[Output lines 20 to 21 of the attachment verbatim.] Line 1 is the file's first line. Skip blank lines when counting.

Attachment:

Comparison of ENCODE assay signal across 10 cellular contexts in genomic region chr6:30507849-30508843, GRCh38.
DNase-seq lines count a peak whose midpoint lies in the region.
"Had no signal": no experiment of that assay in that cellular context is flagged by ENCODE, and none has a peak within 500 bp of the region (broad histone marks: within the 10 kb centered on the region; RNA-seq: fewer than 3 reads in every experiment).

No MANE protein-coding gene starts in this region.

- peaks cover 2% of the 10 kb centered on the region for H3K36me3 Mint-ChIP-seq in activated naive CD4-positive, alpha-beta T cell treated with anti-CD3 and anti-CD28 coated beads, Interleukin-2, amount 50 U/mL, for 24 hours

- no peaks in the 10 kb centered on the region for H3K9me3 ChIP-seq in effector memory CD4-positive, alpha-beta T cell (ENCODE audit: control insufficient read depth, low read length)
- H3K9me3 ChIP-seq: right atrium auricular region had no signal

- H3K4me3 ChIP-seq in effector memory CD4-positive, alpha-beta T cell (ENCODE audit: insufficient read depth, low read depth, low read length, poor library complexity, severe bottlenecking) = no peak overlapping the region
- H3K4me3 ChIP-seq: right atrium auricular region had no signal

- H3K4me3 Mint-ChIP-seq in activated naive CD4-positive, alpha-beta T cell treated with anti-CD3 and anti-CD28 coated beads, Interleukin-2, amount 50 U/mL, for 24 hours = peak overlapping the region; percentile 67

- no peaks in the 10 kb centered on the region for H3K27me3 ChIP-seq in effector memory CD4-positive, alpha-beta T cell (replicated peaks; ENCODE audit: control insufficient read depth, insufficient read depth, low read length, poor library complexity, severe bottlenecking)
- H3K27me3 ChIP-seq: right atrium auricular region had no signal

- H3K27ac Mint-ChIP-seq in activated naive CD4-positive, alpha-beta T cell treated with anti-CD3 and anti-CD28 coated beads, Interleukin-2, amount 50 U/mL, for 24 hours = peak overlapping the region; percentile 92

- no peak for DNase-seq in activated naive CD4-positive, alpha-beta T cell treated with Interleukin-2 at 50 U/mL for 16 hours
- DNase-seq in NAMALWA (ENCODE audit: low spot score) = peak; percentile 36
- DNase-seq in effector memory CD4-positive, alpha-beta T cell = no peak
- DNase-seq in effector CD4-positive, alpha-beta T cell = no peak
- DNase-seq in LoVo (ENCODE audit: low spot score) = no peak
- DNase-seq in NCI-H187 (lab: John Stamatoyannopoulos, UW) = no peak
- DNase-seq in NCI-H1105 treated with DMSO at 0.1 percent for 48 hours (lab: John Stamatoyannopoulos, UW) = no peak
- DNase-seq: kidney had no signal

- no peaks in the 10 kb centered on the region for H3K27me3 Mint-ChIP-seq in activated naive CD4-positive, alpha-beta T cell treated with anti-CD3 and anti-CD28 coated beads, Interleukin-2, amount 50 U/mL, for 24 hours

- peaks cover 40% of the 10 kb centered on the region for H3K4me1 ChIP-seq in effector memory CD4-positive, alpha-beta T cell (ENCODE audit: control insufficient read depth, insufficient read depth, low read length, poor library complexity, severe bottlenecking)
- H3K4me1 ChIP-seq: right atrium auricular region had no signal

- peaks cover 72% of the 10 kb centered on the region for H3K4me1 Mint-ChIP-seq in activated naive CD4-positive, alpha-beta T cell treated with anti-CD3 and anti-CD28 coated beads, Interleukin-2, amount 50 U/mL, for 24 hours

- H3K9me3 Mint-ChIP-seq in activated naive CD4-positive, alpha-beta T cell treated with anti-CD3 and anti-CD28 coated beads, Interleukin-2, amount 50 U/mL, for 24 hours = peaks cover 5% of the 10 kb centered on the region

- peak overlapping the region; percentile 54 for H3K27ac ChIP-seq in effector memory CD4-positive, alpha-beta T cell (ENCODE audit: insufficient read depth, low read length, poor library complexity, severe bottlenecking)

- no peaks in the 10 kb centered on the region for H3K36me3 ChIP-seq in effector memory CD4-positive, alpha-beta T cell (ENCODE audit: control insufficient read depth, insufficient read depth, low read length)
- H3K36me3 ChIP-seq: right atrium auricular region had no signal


- DNase-seq in NCI-H1105 treated with DMSO at 0.1 percent for 48 hours (lab: John Stamatoyannopoulos, UW) = no peak
- DNase-seq: kidney had no signal